For news organizations, the trick will be getting young users in the habit of reading their stories on a regular basis. For the most part, people under the age of 34 do not watch TV news or subscribe to print news. And according to a 2013 Pew report, younger news consumers and those who get such information online or from social networks are more likely to say they check in on the news only “from time to time.”

Snapchat was founded less than four years ago by Evan Spiegel and Bobby Murphy, who had met as fraternity brothers at Stanford University. The firm, based in Venice, Calif., developed a disappearing feature for its photo messaging service that quickly caught on with teens and young adults and has become known for allowing people to send racy pictures. The site even drew a bid from Facebook to buy the company for $3 billion in 2013. Snapchat won’t say how many users it has, but estimates are as high as 100 million. The company said an average of 700 million photo texts are sent each day.

Now, as it attempts to take on Facebook, Google and other Internet giants, Snapchat hopes those young users — who often use the service every day — will stay on longer by getting their news and entertainment through the app.

For months, Snapchat has courted big media firms to come on as partners. And for now, the service doesn’t make any editorial decisions.

Each day, partners that include Food Network, the Daily Mail and ESPN choose a handful of short clips, quizzes, recipes and stories to put on the Snapchat Discover feature. Recently, that included a Food Network story about a bathroom made out of chocolate.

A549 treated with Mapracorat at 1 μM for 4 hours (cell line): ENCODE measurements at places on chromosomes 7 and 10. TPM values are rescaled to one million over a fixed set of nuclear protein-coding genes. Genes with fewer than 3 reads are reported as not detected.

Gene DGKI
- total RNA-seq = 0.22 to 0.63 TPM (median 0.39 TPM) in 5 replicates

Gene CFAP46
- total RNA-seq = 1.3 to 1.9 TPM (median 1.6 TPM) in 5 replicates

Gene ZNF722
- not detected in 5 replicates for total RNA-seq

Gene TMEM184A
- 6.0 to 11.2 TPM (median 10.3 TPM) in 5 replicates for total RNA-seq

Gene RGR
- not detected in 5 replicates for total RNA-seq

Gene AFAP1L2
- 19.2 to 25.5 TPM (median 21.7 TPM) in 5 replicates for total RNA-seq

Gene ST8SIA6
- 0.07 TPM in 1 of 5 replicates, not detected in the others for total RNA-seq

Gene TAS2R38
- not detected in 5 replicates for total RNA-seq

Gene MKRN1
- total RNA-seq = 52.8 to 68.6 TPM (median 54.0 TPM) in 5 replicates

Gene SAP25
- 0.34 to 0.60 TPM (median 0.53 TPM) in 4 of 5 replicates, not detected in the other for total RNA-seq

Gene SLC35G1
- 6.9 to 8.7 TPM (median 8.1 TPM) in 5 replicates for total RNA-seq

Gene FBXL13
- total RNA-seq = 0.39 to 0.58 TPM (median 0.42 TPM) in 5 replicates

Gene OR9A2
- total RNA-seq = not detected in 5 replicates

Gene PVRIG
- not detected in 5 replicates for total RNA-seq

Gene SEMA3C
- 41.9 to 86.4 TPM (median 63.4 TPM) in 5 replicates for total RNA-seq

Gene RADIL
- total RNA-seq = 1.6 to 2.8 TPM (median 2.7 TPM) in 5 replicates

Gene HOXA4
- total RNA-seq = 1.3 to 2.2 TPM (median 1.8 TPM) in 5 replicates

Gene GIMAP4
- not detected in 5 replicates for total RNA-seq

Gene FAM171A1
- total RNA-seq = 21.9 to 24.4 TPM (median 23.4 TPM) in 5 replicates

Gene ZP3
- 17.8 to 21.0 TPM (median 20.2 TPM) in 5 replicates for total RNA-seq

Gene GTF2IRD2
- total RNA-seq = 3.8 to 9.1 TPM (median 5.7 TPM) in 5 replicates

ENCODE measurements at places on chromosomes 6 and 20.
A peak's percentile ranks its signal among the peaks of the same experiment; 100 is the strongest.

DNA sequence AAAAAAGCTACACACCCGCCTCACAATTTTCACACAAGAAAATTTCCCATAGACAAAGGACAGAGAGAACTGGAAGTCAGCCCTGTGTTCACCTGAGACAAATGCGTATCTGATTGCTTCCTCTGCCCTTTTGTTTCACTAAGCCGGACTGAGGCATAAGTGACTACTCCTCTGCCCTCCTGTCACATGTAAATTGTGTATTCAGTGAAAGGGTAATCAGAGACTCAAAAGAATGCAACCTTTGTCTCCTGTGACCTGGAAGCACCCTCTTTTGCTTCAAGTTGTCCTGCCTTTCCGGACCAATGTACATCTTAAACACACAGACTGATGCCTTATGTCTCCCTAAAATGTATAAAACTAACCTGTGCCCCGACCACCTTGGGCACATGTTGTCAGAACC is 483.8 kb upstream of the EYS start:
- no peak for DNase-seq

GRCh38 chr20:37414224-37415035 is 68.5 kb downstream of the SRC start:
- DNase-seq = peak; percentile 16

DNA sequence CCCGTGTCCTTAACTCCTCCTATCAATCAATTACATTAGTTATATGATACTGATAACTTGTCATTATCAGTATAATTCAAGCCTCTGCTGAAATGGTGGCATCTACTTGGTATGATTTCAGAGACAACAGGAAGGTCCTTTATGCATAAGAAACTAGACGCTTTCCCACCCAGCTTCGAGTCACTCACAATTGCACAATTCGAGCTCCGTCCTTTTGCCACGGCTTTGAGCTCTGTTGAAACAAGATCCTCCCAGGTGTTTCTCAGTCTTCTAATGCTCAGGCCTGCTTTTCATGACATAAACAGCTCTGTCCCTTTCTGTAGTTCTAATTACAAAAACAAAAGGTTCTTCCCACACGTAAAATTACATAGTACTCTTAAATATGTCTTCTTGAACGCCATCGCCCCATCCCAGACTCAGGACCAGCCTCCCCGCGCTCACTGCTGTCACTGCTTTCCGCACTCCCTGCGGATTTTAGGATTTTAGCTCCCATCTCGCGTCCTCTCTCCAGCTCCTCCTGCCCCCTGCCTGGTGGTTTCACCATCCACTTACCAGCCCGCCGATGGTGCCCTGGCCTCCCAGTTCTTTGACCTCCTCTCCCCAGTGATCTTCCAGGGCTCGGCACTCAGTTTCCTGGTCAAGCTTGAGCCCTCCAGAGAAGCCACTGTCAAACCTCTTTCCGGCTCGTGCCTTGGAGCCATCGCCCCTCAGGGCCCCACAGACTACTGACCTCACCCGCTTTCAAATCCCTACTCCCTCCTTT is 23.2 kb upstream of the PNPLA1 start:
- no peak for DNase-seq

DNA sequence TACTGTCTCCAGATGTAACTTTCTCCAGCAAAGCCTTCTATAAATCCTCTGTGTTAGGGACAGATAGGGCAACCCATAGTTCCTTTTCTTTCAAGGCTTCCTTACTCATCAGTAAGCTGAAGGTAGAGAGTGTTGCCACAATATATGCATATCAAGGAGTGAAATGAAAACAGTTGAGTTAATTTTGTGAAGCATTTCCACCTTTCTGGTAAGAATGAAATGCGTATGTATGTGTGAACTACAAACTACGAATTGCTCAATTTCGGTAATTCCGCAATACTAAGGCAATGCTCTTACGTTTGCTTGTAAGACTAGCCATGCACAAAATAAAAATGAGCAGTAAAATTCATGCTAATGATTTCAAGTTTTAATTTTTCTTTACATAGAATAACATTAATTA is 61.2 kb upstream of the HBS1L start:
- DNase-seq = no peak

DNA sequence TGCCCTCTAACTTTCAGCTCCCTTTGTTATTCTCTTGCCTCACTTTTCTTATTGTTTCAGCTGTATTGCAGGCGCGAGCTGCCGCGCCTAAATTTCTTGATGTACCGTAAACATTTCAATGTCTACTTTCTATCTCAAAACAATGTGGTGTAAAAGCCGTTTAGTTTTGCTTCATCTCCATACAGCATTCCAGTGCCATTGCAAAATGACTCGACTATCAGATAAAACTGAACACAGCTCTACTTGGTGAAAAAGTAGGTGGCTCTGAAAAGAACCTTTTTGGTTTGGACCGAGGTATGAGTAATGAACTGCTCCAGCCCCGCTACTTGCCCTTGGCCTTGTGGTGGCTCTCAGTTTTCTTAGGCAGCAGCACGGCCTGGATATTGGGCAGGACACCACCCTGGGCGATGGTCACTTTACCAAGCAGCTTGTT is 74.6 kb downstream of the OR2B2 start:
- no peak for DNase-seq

CNN’s take on the winter weather included “Case of the Winter Crazies,” about how people in the Northeast are going stir-crazy in the cold. It included a time-lapse video of a man wearing a swim cap and small swimming suit jumping into a pile of snow.

On Valentine’s Day, National Geographic showcased photos of cute animal pairs. It also recently posted a quiz asking what it means when a cat’s tail swishes from side to side. (Answer: It’s angry and about to pounce.)

The reception has been strong, the partners say. They won’t disclose how many users are looking at their content, but each day CNN’s handful of short videos and stories are viewed in the “seven digits,” according to people familiar with data collected by Snapchat. CNN said it has three full-time and one part-time employees who curate, write and edit content each day for Snapchat, and it plans to strengthen that team.

Early advertisers include BMW for CNN and Nabisco for Food Network.

But for now, just getting an imprint on the minds of youths is the main goal.

“Of course monetization is a goal,” said Tammy Franklin, senior vice president for Scripps Networks Interactive, which owns Food Network. “But what we really want is for Snapchat users to think about Food Network and our lifestyle brands more and engage with our brands now so we create those relationships for the long term.”